NLRB: Don’t Go Overboard On Social Media Policy

Establishing a policy about the use of social media in the workplace, such as Facebook, Twitter, and Google+ is a complicated but necessary task for any employer.

Many companies are using social media in the workplace to their advantage. Sites like LinkedIn are invaluable tools for recruitment, lead development, and sales. Twitter, Facebook, Blogs, and Google+ are powerful marketing tools. Yammer and are building employee engagement.

But social media doesn’t come without its problems. While the rewards are great, the path is littered with landmines.

Employers need to be concerned about employees using social media in the workplace for personal and other non-productive reasons. Some employers consider social media to be a complete waste of time and resources, an invitation for confidentiality leaks, and a recipe for PR disaster. This reasoning has led to bans on social media in the workplace. These bans are intended to keep employees focused and decrease the improper use of a company's technology resources. But while bans may lessen employee abuse and wasted bandwidth, a social media blockade has its drawbacks. The effect on morale, especially in a young workforce is profound.  For employees working long hours, Facebook and Twitter are the only way for them to stay in touch with friends and relatives. Psychologists have shown that the ability to use social media in the workplace is a valuable stress reduction tool that can improve employee performance.

There are also costs associated with enforcing a ban on using social media in the workplace. Having managers peering over employees’ shoulders is inefficient and non-productive – a solution that might be more wasteful and costly than the employees’ use of social media itself. There are software programs designed to block access to social media sites and track employee behavior, but these need to be purchased, installed, and maintained. But these costs might be a drop in the bucket relative to the effect on employee morale and engagement.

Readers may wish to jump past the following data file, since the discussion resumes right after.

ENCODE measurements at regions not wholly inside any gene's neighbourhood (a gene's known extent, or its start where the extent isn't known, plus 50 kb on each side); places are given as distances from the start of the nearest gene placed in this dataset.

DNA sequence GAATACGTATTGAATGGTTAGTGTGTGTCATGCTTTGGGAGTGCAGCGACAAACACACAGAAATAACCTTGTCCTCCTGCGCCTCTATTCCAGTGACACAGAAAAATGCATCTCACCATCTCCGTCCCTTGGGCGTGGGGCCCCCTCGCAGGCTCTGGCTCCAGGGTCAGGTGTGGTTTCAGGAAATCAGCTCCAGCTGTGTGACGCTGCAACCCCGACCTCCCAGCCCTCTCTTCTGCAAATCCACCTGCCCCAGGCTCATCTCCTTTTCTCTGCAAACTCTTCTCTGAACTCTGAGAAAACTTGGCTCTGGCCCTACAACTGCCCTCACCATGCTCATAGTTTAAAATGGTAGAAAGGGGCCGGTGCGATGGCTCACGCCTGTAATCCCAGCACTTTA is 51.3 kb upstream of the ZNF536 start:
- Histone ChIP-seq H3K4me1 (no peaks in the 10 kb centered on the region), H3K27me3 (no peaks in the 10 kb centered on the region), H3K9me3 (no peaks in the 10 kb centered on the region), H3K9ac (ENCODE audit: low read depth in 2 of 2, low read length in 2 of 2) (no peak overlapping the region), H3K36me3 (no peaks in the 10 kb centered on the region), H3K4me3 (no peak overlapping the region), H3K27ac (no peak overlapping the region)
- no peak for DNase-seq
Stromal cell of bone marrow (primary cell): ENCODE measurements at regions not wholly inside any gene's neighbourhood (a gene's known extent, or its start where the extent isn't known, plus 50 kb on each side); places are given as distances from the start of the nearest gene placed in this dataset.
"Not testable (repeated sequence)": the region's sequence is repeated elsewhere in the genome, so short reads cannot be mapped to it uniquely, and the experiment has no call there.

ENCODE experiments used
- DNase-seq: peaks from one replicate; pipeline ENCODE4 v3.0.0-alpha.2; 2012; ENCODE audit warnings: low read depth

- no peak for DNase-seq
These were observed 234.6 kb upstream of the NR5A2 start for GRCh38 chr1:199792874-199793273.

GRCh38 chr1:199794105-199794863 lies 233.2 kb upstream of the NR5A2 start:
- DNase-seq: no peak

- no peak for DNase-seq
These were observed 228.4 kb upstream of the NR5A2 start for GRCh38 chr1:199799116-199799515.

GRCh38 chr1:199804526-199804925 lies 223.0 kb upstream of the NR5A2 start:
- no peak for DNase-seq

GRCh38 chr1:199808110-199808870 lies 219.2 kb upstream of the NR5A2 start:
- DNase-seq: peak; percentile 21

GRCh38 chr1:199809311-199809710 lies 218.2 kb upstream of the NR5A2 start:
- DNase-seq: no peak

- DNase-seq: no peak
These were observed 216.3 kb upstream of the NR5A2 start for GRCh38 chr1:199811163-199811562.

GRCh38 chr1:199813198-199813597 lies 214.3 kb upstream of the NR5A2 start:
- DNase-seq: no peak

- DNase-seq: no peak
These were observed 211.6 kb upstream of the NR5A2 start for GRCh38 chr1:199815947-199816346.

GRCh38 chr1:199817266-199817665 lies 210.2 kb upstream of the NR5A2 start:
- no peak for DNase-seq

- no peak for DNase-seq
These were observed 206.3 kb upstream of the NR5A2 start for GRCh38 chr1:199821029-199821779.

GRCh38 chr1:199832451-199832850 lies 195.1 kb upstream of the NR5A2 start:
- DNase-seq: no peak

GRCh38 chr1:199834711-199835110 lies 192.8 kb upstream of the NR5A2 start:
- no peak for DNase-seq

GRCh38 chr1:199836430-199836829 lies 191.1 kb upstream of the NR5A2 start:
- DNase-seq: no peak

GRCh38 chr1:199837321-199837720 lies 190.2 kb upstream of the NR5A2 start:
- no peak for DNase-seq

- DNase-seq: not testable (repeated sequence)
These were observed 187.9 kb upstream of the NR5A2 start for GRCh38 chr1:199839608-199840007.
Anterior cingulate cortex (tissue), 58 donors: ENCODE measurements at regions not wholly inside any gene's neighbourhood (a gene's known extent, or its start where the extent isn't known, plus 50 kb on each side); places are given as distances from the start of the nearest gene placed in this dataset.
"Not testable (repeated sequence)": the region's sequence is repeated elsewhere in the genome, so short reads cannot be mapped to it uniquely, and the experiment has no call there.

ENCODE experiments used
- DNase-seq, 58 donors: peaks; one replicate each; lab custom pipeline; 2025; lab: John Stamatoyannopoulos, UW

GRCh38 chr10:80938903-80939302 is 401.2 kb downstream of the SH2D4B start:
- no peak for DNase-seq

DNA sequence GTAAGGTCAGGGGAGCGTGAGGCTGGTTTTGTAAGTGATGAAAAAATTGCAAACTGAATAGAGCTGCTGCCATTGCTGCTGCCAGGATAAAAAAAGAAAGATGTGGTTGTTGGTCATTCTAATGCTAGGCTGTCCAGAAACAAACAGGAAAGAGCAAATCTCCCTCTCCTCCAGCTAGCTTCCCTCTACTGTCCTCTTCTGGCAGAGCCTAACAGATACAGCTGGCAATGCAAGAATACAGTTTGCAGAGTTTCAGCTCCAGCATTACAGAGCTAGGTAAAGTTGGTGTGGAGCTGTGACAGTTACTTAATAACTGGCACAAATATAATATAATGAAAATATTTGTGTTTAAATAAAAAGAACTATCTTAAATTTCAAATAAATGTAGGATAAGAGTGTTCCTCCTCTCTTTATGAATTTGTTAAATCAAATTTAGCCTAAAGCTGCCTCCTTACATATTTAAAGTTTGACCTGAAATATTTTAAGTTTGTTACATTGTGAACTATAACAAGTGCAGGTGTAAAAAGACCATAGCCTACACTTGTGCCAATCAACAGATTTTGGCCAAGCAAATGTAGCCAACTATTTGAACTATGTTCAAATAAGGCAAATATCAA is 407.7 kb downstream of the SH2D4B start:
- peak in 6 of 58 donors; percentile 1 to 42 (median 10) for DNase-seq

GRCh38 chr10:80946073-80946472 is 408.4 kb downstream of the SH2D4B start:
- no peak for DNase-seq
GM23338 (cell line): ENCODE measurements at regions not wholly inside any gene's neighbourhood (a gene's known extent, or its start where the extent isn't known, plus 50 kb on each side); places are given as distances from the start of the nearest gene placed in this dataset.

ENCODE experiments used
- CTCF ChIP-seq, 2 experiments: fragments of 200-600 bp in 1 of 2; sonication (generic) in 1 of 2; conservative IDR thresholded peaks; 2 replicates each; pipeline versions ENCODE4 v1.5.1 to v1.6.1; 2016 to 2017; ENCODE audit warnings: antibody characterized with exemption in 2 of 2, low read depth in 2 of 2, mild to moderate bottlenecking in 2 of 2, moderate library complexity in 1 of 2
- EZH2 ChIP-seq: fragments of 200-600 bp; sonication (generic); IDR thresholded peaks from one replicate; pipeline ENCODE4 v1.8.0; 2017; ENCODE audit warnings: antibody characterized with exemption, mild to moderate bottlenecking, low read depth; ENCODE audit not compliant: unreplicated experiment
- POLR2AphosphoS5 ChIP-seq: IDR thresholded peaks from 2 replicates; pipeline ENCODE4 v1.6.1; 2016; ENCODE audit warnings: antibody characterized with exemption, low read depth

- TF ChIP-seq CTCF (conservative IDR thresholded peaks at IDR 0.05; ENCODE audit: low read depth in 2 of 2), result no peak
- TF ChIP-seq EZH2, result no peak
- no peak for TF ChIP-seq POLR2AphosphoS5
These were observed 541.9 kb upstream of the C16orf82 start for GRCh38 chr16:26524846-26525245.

Nor are these safeguards foolproof. Many of these programs can be circumvented. And without confiscating every employee’s mobile devices, locking down social media is like locking the doors but leaving the windows open. Companies should focus on how employees can use social media for the good of the company, not build a bureaucracy around controlling it. Several recent court and labor board decisions may be forcing employers’ hands too.

In one case, an employee was fired for posting complaints about her employer and manager on Facebook. In considering the case, the National Labor Relations Board ruled that employers cannot ban workers from using social media in the workplace to discuss working conditions, wages, and hours with coworkers and others.

However, the National Labor Relations Board does not protect all employees who are disciplined or terminated for comments made online. The NLRB protects communications made when they concern group action by employees, action on behalf of another employee, or complaints to coworkers about the employer. As an example, a caregiver brought a complaint to the NLRB after she was fired for making online comments that demeaned and insulted the mentally ill patients she was supposed to be caring for. The NLRB ruled that this was not protected.

Employers also need to be concerned about managers using social media in the workplace when hiring. Looking at a candidates Facebook profile can reveal information about his or her sex, age, ethnicity, family situation, religion health, and politics. Even if a decision is not based on this information, knowing it can expose the employer to allegations of discrimination.

The myriad of issues surrounding the use of social media in the workplace mandate that responsible employers have a well thought-out policy that makes the most out of social media, without exposing the company to unnecessary risks.


Ira S Wolfe